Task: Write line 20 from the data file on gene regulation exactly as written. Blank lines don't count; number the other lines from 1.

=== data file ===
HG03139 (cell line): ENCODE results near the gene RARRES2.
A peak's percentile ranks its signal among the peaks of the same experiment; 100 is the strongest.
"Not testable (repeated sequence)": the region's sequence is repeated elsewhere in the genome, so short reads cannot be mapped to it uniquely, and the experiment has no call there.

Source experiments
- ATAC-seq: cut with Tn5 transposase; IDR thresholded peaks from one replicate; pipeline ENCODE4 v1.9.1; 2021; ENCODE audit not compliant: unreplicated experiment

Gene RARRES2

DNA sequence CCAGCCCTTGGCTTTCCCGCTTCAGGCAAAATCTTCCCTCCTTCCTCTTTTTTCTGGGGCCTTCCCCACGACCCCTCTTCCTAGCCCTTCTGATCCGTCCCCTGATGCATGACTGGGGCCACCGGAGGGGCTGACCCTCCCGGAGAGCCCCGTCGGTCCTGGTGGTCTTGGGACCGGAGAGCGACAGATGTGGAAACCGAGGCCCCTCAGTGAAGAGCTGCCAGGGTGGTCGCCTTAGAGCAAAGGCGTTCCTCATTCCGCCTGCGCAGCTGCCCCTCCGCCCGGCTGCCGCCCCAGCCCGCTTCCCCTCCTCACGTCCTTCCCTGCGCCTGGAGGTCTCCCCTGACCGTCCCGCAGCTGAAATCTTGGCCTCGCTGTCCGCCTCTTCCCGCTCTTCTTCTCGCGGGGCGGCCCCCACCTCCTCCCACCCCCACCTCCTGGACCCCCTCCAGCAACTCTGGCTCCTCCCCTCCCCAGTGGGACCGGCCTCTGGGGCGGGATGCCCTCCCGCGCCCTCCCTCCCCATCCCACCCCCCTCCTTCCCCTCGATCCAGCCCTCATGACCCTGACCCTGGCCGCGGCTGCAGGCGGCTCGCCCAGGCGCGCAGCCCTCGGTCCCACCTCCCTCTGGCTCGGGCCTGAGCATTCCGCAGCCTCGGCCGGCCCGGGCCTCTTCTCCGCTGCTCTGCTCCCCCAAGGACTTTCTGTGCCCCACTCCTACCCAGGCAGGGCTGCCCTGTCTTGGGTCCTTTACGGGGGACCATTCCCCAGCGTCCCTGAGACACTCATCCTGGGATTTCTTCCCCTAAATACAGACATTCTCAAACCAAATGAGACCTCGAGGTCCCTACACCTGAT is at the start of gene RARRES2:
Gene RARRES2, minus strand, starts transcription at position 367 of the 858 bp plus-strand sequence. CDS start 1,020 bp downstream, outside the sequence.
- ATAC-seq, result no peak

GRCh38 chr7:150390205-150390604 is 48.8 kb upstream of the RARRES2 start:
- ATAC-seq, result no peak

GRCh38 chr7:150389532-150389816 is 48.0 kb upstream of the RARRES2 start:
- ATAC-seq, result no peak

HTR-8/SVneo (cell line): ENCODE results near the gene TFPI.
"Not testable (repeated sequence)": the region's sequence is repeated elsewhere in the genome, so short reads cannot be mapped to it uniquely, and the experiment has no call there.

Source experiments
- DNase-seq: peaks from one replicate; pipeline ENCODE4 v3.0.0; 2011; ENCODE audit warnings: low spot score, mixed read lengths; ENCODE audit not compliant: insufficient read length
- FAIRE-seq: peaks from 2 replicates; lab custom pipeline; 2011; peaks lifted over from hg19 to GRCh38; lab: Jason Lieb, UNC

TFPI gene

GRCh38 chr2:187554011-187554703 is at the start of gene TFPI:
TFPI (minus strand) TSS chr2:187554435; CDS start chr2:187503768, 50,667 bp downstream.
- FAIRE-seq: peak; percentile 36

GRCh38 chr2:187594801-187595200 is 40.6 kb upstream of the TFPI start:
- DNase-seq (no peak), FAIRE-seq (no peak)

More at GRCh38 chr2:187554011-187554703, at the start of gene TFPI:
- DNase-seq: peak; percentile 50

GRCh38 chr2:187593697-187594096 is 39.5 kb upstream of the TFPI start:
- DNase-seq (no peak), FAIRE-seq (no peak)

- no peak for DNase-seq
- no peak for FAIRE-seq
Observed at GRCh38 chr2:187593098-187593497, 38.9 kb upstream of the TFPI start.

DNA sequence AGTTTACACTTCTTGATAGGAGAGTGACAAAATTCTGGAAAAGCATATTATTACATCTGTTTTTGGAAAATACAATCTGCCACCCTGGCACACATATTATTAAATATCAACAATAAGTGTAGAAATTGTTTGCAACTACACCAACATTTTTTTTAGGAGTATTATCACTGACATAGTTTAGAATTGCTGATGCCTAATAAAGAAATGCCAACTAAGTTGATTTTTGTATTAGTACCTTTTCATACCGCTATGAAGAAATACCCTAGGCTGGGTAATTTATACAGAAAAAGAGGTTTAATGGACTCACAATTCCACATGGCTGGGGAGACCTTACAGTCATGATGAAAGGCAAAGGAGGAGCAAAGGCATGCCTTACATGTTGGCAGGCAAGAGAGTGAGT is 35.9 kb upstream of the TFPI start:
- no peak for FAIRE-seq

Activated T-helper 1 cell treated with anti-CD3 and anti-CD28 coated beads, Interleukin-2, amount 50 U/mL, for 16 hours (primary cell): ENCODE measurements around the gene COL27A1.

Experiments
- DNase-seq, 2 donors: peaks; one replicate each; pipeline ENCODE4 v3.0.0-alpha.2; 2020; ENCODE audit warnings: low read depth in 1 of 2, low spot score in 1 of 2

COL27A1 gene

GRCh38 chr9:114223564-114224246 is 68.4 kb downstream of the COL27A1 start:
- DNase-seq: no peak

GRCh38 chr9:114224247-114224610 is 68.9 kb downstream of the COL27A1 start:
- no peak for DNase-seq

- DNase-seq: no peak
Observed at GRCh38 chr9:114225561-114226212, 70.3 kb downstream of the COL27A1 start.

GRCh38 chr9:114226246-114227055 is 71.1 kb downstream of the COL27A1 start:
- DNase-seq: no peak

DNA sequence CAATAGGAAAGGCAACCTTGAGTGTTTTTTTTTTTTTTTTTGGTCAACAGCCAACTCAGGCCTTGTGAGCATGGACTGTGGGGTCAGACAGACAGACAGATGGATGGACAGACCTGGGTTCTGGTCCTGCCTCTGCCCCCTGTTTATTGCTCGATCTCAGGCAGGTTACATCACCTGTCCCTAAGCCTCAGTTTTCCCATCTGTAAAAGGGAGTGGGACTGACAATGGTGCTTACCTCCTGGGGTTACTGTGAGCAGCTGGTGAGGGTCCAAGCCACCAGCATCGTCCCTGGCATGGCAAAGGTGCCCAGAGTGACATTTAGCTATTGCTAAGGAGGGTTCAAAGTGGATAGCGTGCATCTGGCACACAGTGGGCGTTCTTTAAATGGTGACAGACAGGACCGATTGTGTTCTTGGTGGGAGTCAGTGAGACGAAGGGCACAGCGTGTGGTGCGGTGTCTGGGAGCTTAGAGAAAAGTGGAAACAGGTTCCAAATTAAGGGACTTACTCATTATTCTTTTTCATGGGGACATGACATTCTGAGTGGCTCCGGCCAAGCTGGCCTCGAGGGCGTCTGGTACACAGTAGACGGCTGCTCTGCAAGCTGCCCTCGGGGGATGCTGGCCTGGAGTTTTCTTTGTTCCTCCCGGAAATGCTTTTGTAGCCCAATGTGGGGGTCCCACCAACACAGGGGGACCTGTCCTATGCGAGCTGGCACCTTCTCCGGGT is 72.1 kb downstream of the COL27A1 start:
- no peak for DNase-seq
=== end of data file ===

GRCh38 chr2:187554011-187554703 is at the start of gene TFPI: